Childhood secrets and forbidden love run rife in the intoxicating directorial debut from Remy Bennett and Emilie Richard-Froozan.
After the death of a mutual friend, now-grown childhood playmates Pernilla (Bennett) and Patrick (Evan Louison) reunite to drown their sorrows by recapturing their youth through nostalgia, imaginary friends and games of sexual one-up-manship. Initially seeing themselves as close as brother and sister, the pair gradually realize the attraction between each other, battling with their inner demons as their dark, shared past begins to surface.
Driven by constantly watchable performances from Bennett and Louison, Buttercup Bill is an intense apologue of the destructive force of secrecy between friends and lovers. Louison`s portrayal of the scarred and repressed Patrick is both touching and, when needs be, unsettlingly morose in his quest for self destruction though a series of one-night stands. Bennett meanwhile is a strong force of childish confusion and sexual uncertainty. The development of the chemistry between the two is a joy to watch as these young lovers turn from seemingly innocent friends to sexually charged yet ultimately damned paramours.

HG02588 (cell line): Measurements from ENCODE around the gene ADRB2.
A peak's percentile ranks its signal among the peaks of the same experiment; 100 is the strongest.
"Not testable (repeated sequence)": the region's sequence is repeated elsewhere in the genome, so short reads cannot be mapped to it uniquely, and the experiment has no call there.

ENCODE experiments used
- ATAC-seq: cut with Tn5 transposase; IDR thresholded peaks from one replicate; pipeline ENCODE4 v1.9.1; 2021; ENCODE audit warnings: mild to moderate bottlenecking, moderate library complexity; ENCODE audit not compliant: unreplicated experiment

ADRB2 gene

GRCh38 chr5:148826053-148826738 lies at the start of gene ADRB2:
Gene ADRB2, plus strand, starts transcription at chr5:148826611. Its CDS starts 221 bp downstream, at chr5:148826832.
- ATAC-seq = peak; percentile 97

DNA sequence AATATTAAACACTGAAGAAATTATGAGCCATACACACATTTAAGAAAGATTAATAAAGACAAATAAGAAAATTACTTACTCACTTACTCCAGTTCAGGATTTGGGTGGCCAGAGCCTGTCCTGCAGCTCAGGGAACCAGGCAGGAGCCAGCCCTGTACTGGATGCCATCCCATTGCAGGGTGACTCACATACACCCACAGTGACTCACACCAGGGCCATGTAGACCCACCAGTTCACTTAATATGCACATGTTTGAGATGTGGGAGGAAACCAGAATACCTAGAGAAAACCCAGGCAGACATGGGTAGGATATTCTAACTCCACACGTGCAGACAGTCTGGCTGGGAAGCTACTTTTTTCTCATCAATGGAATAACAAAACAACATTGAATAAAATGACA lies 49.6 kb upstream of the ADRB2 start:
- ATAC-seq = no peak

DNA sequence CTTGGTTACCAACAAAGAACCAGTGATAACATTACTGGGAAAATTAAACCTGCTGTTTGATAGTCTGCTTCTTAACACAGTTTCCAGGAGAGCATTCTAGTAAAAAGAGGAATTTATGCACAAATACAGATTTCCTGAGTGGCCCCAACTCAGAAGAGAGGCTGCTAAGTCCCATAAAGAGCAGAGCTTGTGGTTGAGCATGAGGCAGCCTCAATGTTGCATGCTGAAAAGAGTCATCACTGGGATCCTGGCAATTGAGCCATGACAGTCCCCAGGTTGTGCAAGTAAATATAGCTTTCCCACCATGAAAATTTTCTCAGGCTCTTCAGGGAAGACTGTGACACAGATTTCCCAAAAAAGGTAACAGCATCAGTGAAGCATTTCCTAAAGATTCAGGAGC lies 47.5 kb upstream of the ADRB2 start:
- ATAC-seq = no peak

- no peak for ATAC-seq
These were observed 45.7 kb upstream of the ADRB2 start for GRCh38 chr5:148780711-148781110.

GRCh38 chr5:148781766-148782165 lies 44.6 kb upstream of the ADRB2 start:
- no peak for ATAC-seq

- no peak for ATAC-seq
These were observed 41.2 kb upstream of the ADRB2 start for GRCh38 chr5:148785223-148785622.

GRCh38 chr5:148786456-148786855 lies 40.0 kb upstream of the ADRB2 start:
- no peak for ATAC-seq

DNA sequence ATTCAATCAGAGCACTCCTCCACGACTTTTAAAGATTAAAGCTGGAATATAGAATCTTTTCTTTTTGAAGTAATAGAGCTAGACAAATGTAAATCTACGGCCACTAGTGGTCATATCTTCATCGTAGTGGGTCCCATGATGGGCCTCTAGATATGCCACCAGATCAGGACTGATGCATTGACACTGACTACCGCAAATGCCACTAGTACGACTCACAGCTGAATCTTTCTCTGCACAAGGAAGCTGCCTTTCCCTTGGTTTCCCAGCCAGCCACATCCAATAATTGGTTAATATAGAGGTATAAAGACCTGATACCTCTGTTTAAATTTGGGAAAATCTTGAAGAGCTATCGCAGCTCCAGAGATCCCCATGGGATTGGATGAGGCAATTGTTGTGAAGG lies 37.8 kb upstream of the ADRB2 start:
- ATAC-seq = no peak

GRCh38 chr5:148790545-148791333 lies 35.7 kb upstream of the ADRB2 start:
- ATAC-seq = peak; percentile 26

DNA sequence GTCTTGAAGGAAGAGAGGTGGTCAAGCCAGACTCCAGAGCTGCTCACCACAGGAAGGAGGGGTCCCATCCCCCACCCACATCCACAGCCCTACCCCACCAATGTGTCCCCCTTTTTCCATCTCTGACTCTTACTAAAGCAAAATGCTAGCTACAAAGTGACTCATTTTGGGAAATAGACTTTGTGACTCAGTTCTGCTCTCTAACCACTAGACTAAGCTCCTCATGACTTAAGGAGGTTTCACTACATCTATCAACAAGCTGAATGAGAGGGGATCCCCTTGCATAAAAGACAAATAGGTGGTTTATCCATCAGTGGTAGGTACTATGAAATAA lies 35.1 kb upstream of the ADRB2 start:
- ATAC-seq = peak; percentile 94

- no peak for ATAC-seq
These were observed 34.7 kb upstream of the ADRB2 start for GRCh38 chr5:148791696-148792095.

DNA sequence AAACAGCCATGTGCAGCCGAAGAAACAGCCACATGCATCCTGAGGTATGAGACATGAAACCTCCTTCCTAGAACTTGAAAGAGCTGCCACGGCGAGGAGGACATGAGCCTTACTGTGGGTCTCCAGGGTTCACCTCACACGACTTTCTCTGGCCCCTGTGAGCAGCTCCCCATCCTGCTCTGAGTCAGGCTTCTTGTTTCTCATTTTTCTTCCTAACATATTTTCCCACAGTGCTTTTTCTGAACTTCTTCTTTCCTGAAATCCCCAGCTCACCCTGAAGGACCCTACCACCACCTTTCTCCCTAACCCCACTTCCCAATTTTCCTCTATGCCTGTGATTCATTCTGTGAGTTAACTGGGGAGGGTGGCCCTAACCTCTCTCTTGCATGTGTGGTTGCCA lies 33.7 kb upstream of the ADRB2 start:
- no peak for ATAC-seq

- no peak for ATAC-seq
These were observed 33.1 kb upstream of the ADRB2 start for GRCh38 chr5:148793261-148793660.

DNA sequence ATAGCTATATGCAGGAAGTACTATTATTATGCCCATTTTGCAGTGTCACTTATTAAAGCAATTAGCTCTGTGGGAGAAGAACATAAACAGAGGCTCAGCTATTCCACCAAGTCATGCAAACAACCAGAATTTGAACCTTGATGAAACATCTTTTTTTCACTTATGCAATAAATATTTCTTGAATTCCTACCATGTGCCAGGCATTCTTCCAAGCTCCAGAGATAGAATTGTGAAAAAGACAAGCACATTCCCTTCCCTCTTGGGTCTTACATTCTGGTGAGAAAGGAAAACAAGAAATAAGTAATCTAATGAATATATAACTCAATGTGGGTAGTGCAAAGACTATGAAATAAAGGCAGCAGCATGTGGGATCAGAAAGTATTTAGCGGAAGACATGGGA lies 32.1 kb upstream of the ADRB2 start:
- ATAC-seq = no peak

Beautifully shot and with a wonderful score by Will Bates, Bennett creates a sweaty atmosphere of lust and passion, with a number of well chosen set pieces. From the initial funereal ceremonies, we are relieved to find ourselves in a reassuringly typical Southern country house, softly lit and serenely surrounded, before being disjointedly thrust into the seediness of a strip club, wherein we begin to see the darkness in our protagonists` souls. From here, we have a constantly fluctuating juxtaposition of childishness and maturity that forms the rest of the film, ebbing and flowing as the two fight their inner desires and mutual ghosts. It is this perpetual uncertainty in location that not only expresses the characters` own neuroses, but also keeps the audience on their toes, wondering exactly what is going on in these people`s heads.
The one thing Buttercup Bill lacks is perhaps a true sense of direction; although the performances and setting are strong, the narrative rests solely upon the two kindred spirits coming together. That aside, they seem to have little want or desire in life. As such, although the actors are devoted to the script, until the film`s final reveal, it is difficult for the viewer to empathize with them beyond their obvious sexual desire.
Though perhaps not as powerfully nostalgia-inducing as other tales of childhood ghosts, Buttercup Bill is an intelligent and well-crafted first film from an intriguing pair of new directors with some wonderful performances from up and coming actors. Keep an eye out for this lot!
Dir: Remy Bennett, Emilie Richard-Froozan
Scr: Emilie Richard-Froozan
Starring: Remy Bennett, Evan Louison, Pauly Lingerfelt, Mallory June
Prd: Emma Comley, Sadie Frost
DOP: Ryan Foregger
Music: Will Bates
Run Time: 96 mins
Buttercup Bill is in UK cinemas and On Demand on 4 September and available on DVD 12 October.